Twin blasts by three suicide bombers was targeted in the heart of Uganda’s capital Kampala on Tuesday killing at least three civilians and injuring over 30 people, police reported.
This was the latest in a string of bombings the East African country was experiencing over the past month.
The attacks came within three minutes of each other. The first bomb exploded near the central police station and the second very close to parliament.
Police spokesperson Fred Enanga said a single suicide bomber carried out the first blast near the checkpoint at the police station, which killed two people and two suicide bombers on motorbikes detonated, killing one other person.
At least 33 people were being treated at Mulago Hospital, including five people in critical condition Enanga said.
“Our intelligence also indicates that these are domestic terror groups that are linked to ADF,” said Enanga.
The mayor of Uganda’s capital city said the blasts that rocked Kampala were “unfortunate.”
“It is happening at such a time as we are trying to go back to our normal livelihoods,” Salim Uhuru, who also runs a restaurant in city, said.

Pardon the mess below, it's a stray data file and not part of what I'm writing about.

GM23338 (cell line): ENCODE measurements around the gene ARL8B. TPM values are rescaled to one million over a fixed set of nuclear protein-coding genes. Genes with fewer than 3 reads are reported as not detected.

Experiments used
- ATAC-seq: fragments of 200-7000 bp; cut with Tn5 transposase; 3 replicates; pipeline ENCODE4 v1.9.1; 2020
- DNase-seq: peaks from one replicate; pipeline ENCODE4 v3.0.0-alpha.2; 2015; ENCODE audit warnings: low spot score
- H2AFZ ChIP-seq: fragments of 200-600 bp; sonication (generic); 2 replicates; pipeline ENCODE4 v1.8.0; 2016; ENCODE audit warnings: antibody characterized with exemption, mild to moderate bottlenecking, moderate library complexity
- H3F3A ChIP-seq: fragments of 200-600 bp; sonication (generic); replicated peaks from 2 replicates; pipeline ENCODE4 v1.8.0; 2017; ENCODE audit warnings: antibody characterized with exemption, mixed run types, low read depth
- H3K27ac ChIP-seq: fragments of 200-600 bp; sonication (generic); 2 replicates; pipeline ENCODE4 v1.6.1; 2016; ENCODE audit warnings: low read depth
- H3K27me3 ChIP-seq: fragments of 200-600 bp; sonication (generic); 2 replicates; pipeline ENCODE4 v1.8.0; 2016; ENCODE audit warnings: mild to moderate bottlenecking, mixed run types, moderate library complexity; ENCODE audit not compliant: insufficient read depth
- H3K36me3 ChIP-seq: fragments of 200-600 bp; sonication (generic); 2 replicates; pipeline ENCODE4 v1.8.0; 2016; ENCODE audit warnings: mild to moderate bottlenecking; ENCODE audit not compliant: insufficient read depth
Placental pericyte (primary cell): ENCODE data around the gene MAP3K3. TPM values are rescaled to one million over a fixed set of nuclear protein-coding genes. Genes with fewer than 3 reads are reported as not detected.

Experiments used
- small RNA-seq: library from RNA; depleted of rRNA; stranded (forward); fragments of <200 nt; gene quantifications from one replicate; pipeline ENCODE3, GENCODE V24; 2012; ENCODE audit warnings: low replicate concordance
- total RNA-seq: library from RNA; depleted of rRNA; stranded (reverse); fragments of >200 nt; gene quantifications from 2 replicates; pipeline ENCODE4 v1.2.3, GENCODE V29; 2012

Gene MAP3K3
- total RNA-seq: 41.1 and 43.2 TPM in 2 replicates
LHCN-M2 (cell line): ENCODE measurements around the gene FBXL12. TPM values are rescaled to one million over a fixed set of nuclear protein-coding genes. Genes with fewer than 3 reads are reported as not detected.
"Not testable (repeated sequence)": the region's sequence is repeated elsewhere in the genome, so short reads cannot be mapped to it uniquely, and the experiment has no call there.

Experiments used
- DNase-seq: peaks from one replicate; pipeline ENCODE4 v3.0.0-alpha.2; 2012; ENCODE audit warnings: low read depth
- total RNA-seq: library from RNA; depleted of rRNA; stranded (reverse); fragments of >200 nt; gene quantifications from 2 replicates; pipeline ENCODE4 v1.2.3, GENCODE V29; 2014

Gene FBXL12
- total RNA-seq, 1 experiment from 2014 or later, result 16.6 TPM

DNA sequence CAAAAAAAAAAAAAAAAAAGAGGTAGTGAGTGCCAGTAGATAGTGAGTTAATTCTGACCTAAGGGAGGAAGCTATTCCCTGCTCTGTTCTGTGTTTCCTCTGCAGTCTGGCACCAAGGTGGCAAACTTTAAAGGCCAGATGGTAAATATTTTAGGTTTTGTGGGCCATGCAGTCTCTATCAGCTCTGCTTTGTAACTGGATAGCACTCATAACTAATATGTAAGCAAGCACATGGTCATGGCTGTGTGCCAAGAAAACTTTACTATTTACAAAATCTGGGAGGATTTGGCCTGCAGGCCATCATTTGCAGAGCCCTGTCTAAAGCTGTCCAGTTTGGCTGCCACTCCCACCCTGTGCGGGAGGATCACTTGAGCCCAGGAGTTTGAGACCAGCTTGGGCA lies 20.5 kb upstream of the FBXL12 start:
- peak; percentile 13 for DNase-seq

Uhuru said the brazen attack targeting the police was worrying.
Officials blamed the attacks on the Allied Democratic Forces (ADF), an armed group based in the DR Congo. Last month another group, the Islamic State-aligned Allied Democratic Forces (ADF), claimed its first attack in Uganda.
The ADF was originally established in the late 1990s by Ugandan Muslims in opposition to Uganda’s long-serving President, Yoweri Museveni. They now have their main bases in the forested mountains of the Democratic Republic of Congo, which borders Uganda.
There was no immediate claim of responsibility. The al Qaeda-linked Somali insurgent group al Shabaab has carried out deadly attacks in Uganda.
Al Shabaab’s bombings in Uganda include a 2010 attack that killed 70 people watching the World Cup.